family law litigation doesn't fit the bill. Bringing an action in the family
law courts can be costly in more ways than one: it can be expensive, it
can be time-consuming, and it can leave you feeling out of control and
intimidated by the legal system. When kids are involved, these costs can
multiply quickly. This is why family law mediation is so effective and
rewarding - it gives you the ability to take back control over your case
and your life.
What is Mediation?
Family law mediation is an alternative to litigation, and can help you and your spouse resolve
your case quickly and efficiently. While a mediation does not lead to
guaranteed settlement, a trained mediator can help you and your spouse
issue spot and problem solve so that you can conclude your case.
What Types of Cases Can Be Mediated? In the
family law arena, any type of case you and your spouse might have can be a candidate
for mediation. A mediator can help you resolve your dissolution or legal
separation action, and can also work on issues relating to custody and
parenting plans. You can choose to have your entire case mediated, or
you can elect to submit a single issue to the mediator.
What is the Role of a Mediator? A mediator stays neutral throughout the mediation process, and does not
advocate for either party. A mediation is conducted as a standard business
meeting might be: the mediator meets with you and your spouse together,
an agenda is set of the issues that need to be resolved, and you and your
spouse are able to openly negotiate, with the benefit of the mediator's
advice and counsel. The mediation process is an educational one. The mediator
can assist in explaining the applicable law, identifying the need for
more information (for example, in cases where the value of an asset might
be an issue), and drafting the ultimate agreement. The mediator can walk
you and your spouse through the dissolution process, answer questions,
and ultimately give you back control over your decision-making. During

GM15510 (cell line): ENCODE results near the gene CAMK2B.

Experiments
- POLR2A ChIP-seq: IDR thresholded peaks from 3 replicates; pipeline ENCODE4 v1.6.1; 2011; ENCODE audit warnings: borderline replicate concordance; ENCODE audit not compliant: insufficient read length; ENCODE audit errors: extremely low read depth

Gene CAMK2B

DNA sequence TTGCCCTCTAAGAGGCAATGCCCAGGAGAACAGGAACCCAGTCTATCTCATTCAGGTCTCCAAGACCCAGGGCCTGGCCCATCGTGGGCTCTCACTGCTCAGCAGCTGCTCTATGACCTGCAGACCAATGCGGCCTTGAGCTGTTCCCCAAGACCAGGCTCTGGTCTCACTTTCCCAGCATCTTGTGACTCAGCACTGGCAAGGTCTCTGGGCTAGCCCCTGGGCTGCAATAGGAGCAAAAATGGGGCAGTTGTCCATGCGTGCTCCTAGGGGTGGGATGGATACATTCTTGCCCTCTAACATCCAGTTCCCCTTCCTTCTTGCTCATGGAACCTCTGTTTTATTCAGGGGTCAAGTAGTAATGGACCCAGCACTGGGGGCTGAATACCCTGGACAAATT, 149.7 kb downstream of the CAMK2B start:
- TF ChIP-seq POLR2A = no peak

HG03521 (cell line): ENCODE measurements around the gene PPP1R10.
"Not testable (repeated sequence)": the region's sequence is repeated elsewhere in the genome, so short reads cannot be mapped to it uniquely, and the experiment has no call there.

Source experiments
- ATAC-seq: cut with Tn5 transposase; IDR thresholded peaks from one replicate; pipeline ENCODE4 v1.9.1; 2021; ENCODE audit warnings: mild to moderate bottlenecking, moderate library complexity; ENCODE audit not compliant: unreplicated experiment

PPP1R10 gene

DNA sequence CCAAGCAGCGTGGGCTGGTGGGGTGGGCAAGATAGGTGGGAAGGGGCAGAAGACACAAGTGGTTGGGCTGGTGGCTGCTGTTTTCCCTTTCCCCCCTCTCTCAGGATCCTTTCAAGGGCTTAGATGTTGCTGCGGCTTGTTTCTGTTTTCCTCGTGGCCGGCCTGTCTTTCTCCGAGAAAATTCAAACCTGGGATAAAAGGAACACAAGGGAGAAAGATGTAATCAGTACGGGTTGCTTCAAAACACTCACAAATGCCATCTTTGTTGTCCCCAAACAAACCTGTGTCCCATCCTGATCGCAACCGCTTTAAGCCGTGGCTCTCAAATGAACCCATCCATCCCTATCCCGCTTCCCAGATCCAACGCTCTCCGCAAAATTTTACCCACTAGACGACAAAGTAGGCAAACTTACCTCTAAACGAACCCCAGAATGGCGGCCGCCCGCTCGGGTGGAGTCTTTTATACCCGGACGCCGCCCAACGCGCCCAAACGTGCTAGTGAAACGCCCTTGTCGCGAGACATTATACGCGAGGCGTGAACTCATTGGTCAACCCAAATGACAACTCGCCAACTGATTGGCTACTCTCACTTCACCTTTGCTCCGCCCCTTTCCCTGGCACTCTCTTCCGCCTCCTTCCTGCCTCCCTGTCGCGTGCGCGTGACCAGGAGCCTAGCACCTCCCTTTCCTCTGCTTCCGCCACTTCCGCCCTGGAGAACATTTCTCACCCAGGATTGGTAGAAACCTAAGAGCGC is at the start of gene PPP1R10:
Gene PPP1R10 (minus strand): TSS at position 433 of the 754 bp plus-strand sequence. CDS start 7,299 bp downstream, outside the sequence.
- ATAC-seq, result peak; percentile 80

the mediation process, the mediator can also caucus with each party individually.
Think of this type of private meeting as your opportunity to negotiate
and consider settlement, in a non-pressured way.
If I Choose Mediation, Do I Still Need an Attorney? Your mediator will not make a formal appearance in your case. That means
that you and your spouse will be considered by the court to be self-represented,
and you will enter into a joint retainer agreement with your mediator
that outlines the services she will be providing. However, you and your
spouse can elect to retain independent counsel to review any agreements
before having those agreements entered by the court. In this way, each
party is able to ensure that the agreement reached in mediation is in
their best interests.
How Long Does a Mediation Take? A mediation can take as little, or as much, time as is necessary to bring
your case to a close. This will largely depend upon the issues presented
in your individual case. A mediation session can be scheduled with your
spouse to fit your needs. It is important to note, however, that retaining
a mediator does not change the basic court filing rules. For instance,
in an action for dissolution, you cannot obtain a
divorce before the six-month jurisdictional mark has expired. You can still enter
into a full agreement before the full six months have passed, but the
court will not be able to adopt your agreement and enter your dissolution
without waiting for that full period to elapse.
What Does a Mediation Cost? A mediator is jointly retained by you and your spouse. This means that
you each enter into an agreement with the mediator when the case begins,
and you each pay one-half of the mediator's hourly rate. This usually
means that both parties have a financial incentive to work efficiently
and openly with the mediator to resolve the case. Unlike in traditional
litigation, where one party can unilaterally request court action or drive
up fees with unreasonable argument, the mediation process allows each
party to keep control over the case, and its costs, by encouraging collaboration.
Am I a Good Candidate for Mediation? Mediation is most effective when you and your spouse have made the decision
to focus on resolving your case rather than escalating it. Both parties
should be willing to work through the issues in the case, and committed
to problem-solving. The mediation process is transparent, which means
that both parties work with the same amount of information. The mediation
takes place on a level-playing field. If you understand the issues in
your case, have ideas about settlement, and feel strong enough to work
with your spouse face-to-face on areas of disagreement, the mediation
process is for you.